The Most Popular Mask May Also Be the Least Effective, Study Finds

Scientists ranked masks for their ability to filter particles and the most popular one came in last.

With thousands of brands, styles, materials, and modifications to select from, it's hard to know which particular masks do the best job of preventing droplets from spreading. That's exactly why a group of researchers from the University of North Carolina at Chapel Hill decided to put a range of masks to the test. For a study published by the journal JAMA Internal Medicine in December, they set out to find the most and least effective masks, and found that one of the most popular and prevalent styles is ranked at the bottom of the list for efficacy. Read on to find out how your mask ranks, and for more on dangerous mask designs, check out This Type of Face Mask Isn't Protecting You From COVID, WHO Warns.

The researchers tested many of the most popular styles including woven nylon masks, multi-layer cotton masks, surgical masks, and tied bandana-style masks. It turns out, many of us are still walking around in masks that block the least amount of particles. Keep reading to see how effective each mask proved to be, from most efficient to least efficient at filtration. And for more on masks, check out Wearing This Mask Could Be Worse Than No Mask at All, Study Says.

Read the original article on Best Life.

3M 9210 NIOSH-approved N95 respirator

3M Aura Particulate Respirator 9210+/37192, N95

Percentage of particles blocked: 98.4 percent

Surgical mask with ties

Medical face masks tp cover mouth and nose on blue background

Percentage of particles blocked: 71.5 percent

And to know what the tell-tale signs of coronavirus are, check out If You Have These 2 Subtle Symptoms, There's a Good Chance You Have COVID.

Cotton bandana, folded "bandit" style

man wears bandana over nose and mouth

Percentage of particles blocked: 49 percent

2-layer woven nylon mask with ear loops

People in masks leaving a cafe together

Percentage of particles blocked: 44.7 percent

And to find out which places to avoid during the pandemic, check out Almost All COVID Transmission Is Happening in These 5 Places, Doctor Says.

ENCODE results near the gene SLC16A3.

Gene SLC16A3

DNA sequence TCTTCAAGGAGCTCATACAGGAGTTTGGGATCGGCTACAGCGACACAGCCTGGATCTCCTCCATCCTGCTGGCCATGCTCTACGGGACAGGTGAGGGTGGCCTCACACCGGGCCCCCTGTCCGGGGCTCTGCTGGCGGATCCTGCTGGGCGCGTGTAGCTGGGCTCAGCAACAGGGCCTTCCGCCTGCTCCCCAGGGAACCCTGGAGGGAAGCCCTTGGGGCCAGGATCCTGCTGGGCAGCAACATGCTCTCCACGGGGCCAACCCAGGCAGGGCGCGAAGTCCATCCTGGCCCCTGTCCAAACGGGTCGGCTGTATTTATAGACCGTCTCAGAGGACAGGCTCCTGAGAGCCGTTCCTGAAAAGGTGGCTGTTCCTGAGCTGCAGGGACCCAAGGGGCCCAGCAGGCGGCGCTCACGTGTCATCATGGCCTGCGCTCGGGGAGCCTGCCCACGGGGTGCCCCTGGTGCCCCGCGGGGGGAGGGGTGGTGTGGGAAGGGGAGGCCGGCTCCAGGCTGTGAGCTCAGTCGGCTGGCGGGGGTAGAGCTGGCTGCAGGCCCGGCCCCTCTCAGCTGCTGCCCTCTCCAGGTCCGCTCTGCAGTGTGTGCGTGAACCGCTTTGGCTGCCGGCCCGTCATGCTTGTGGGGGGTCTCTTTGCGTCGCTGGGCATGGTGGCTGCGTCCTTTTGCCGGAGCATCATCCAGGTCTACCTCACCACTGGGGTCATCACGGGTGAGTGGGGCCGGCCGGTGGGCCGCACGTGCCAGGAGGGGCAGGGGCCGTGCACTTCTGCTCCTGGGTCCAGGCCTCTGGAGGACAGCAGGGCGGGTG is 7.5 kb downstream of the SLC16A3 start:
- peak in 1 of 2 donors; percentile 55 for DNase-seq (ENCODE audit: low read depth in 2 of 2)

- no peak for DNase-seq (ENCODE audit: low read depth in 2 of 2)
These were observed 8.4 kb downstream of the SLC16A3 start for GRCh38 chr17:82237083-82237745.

Single-layer woven polyester/nylon mask with ties

woman wearing coronavirus protection tying string ties to secure mask
Maridav / Shutterstock

Percentage of particles blocked: 39.3 percent

Procedure mask with ear loops

Young woman wearing a face mask while travelling by tube to protect from coronavirus

Percentage of particles blocked: 38.5 percent

And for more symptoms to be on the lookout for, check out The Earliest Signs You Have COVID, According to Johns Hopkins.

Single-layer woven polyester gaiter

woman wearing a black gaiter.
TheCreativeBrigade / Shutterstock

Percentage of particles blocked: 37.8 percent

Non-woven polypropylene mask with fixed ear loops

A protective surgical mask.

Percentage of particles blocked: 28.6 percent
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3-layer knit cotton mask

A young woman wearing a face mask in the back seat of a car

Percentage of particles blocked: 26.5 percent

Editor's Note: This article has been corrected to accurately state that the least effective masks are cotton knit masks, not cotton woven masks, due to an error in the study that has since been pointed out. "We erroneously referred to the material used in the 3-layer cotton mask tested in this study as 'woven.' It is, in fact, made with a knitted fabric," study author Phillip Clapp, PhD, of University of North Carolina at Chapel Hill wrote in a comment on the study. "This is important because … cotton knit fabric is reported to be less efficient in filtering aerosols than cotton woven fabrics. We regret the error, and have requested that the article be corrected."

And for more on when we can stop wearing masks, check out Dr. Fauci Says This Is When We May Be Able to Stop Wearing Masks.

Lauren Gray
Lauren Gray is a New York-based writer, editor, and consultant. Read more
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